The subcommittee, which includes Rep. Carolyn Maloney, invited the Department of Heath, but the agency declined to send a representative. Towns promised to go after e-mails and other records, with a subpoena if necessary. “We are not going to go away,” he said.

The Department of Health and Human Services did not comment.

Rep. Vito Fossella, a Republican, was also highly critical of Bush’s Health Department, saying the agency is “running and hiding” rather than stepping up to help those who risked their lives on 9/11.

Maloney and Nadler held a press conference Sunday at ground zero with several first responders, who also attended the state of the union address Monday night. The goal, Maloney said, is to convince President Bush to “do right by the heroes of 9/11.”

The Government Accountability Office released a report last July saying national services were lacking, and the situation has only gotten worse, said Cynthia Bascetta, director of healthcare at the G.A.O., at the hearing.

“The importance of covering the entire population that responded [on 9/11] cannot be overstated,” she said. Bascetta is worried that first responders will be more hesitant to put their lives on the line during future disasters, given this precedent.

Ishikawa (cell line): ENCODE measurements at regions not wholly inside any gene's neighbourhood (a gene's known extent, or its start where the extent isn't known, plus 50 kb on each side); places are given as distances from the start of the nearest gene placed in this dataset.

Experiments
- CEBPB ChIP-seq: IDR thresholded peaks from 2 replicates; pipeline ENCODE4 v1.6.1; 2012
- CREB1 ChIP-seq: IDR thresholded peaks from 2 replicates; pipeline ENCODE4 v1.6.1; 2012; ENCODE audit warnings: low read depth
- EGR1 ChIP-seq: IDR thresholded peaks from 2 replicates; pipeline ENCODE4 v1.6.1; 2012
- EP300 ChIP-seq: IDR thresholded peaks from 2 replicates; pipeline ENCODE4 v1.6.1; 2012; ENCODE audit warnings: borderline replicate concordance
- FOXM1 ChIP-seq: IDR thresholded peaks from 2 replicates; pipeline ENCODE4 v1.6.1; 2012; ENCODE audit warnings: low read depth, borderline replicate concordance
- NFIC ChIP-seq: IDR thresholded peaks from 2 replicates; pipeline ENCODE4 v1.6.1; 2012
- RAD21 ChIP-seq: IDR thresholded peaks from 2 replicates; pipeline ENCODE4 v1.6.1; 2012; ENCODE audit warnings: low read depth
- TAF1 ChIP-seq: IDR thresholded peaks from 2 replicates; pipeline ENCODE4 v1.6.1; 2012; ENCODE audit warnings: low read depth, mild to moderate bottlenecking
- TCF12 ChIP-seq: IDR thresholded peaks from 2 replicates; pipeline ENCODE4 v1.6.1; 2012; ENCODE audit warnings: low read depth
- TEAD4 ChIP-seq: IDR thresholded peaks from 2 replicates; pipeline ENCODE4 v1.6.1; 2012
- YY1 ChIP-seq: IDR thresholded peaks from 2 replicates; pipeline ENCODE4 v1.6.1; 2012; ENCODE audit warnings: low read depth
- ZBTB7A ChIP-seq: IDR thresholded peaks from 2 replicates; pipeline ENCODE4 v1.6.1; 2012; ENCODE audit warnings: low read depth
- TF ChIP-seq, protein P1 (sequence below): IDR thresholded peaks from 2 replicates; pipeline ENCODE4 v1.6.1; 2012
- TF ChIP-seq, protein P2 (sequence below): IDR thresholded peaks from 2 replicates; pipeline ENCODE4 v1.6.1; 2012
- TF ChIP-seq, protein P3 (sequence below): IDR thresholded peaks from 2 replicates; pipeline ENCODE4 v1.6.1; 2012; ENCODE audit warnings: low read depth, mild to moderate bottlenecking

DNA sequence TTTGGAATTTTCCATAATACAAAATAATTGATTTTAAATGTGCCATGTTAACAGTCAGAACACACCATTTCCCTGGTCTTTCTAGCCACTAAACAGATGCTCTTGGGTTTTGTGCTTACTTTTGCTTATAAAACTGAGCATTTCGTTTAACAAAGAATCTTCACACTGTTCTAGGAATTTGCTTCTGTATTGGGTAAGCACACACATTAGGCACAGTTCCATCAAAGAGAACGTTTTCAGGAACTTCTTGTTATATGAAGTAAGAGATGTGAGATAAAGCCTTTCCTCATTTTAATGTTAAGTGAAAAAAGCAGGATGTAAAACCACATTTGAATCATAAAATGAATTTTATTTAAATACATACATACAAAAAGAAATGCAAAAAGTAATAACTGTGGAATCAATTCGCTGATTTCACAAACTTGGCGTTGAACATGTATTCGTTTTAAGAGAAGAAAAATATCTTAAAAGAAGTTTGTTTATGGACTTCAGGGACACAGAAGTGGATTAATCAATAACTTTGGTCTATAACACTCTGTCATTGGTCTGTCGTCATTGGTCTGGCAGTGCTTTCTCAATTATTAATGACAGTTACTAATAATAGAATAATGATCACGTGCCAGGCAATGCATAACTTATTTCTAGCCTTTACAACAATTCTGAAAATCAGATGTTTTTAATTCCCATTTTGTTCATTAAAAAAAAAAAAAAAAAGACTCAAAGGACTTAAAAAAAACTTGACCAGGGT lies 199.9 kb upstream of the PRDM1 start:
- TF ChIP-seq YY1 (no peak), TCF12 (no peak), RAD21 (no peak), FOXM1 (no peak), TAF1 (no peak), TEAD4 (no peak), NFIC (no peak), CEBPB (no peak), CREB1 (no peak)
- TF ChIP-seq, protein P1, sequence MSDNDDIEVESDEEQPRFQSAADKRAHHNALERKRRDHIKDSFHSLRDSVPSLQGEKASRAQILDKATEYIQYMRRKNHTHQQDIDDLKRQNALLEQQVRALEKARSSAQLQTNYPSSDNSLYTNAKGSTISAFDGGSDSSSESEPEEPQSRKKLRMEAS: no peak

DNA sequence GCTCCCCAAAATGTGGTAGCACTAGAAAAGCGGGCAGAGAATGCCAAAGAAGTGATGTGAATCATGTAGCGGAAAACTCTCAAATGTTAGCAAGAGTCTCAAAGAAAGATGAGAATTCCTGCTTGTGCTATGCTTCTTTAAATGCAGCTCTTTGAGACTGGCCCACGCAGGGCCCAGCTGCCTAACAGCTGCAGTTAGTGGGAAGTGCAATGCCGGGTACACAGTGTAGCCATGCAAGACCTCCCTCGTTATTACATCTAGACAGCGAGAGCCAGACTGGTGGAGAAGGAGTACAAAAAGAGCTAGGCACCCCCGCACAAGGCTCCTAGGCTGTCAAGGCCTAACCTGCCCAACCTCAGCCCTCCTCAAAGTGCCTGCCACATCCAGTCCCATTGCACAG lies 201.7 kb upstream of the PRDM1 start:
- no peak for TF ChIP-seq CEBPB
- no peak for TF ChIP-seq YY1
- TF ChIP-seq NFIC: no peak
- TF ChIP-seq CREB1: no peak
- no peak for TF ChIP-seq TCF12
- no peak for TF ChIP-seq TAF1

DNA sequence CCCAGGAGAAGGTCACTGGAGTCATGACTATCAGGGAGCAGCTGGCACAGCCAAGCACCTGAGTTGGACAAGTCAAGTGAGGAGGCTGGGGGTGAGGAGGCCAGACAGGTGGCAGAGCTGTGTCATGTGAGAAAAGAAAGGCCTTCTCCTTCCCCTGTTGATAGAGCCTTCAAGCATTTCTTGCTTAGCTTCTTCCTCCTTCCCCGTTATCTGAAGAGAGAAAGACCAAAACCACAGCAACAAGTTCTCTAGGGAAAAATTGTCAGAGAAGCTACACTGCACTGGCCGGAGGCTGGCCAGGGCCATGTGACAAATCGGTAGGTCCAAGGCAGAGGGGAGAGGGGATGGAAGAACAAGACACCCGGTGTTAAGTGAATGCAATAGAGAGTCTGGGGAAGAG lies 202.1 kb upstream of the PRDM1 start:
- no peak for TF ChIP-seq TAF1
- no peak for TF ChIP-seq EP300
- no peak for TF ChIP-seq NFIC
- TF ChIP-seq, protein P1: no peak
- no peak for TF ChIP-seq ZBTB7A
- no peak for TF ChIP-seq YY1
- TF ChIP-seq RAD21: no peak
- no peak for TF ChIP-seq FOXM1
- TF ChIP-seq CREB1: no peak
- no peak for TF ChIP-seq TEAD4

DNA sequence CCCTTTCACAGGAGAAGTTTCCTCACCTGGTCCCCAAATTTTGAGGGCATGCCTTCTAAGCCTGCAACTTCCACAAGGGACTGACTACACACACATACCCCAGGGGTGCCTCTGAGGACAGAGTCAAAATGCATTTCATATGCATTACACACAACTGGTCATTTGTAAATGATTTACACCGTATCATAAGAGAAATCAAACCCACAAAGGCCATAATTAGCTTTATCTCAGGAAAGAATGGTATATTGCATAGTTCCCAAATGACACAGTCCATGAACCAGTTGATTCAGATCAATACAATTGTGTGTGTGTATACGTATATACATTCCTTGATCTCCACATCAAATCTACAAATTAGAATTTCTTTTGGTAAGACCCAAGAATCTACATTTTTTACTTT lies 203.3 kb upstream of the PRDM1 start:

Frank Fraone, a fire chief from Menlo Park, Calif., is already seeing that effect. “It’s the No. 1 issue — we’re losing firefighters,” Fraone said. “People are reluctant to join the team.”

Fraone was healthy when he arrived at the World Trade Center Sept. 16, 2001 with a FEMA Urban Search and Rescue Team. He worked 16-hour days on the pile, and soon had a chronic cough and trouble catching his breath. Once he returned to California, the battle to get healthcare was uphill and slow. The closest medical facility that would treat him was more than two hours away. The need for a coordinated national program, Fraone said, is overwhelming.

Kevin Mount, a retired Department of Sanitation worker who lives in Florida, agreed. Mount was healthy and just a few years away from retirement when he reported to ground zero on Sept. 12, 2001. He worked 14-hour shifts seven days a week with nothing more than a paper mask, first at the World Trade Center and later at the Fresh Kill landfill in Staten Island. His first day off was Thanksgiving, and his second was Christmas.

In February 2002, Mount went to the emergency room with a high fever and difficulty breathing. Pressure from his impacted sinuses later caused his left eardrum to collapse, leaving him with diminished hearing and a constant ringing in his ear. Mount was also psychologically overwhelmed by the knowledge that protective gear could have saved his health.

“I feel absolutely betrayed,” Mount said. “There was no reason why we should get sick.”

For cleaner, warmer air, Mount moved to Florida, but found that the doctors there did not have the specialty to treat him. He returns to New York several times a year for medical care.

“It’s discouraging,” Mount said. “It makes you feel angry and sorry sometimes that you involved yourself.”